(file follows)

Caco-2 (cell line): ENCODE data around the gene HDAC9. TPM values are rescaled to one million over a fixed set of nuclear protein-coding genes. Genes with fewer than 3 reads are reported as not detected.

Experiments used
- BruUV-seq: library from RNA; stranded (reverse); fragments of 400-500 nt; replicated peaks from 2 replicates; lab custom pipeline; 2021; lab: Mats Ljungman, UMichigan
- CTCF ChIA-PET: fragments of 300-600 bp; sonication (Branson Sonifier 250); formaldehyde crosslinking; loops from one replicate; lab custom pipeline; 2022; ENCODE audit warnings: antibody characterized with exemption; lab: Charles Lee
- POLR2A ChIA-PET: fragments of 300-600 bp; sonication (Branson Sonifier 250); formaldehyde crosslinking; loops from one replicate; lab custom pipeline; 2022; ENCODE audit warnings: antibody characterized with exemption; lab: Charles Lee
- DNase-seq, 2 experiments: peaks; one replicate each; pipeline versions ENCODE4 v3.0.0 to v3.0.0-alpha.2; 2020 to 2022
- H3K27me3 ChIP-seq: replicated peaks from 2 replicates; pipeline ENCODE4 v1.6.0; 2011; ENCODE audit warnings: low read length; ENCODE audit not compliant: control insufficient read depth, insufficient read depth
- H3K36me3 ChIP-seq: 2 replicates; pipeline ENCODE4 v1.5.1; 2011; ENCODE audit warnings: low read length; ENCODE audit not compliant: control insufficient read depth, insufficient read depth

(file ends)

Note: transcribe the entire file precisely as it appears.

Caco-2 (cell line): ENCODE data around the gene HDAC9. TPM values are rescaled to one million over a fixed set of nuclear protein-coding genes. Genes with fewer than 3 reads are reported as not detected.

Experiments used
- BruUV-seq: library from RNA; stranded (reverse); fragments of 400-500 nt; replicated peaks from 2 replicates; lab custom pipeline; 2021; lab: Mats Ljungman, UMichigan
- CTCF ChIA-PET: fragments of 300-600 bp; sonication (Branson Sonifier 250); formaldehyde crosslinking; loops from one replicate; lab custom pipeline; 2022; ENCODE audit warnings: antibody characterized with exemption; lab: Charles Lee
- POLR2A ChIA-PET: fragments of 300-600 bp; sonication (Branson Sonifier 250); formaldehyde crosslinking; loops from one replicate; lab custom pipeline; 2022; ENCODE audit warnings: antibody characterized with exemption; lab: Charles Lee
- DNase-seq, 2 experiments: peaks; one replicate each; pipeline versions ENCODE4 v3.0.0 to v3.0.0-alpha.2; 2020 to 2022
- H3K27me3 ChIP-seq: replicated peaks from 2 replicates; pipeline ENCODE4 v1.6.0; 2011; ENCODE audit warnings: low read length; ENCODE audit not compliant: control insufficient read depth, insufficient read depth
- H3K36me3 ChIP-seq: 2 replicates; pipeline ENCODE4 v1.5.1; 2011; ENCODE audit warnings: low read length; ENCODE audit not compliant: control insufficient read depth, insufficient read depth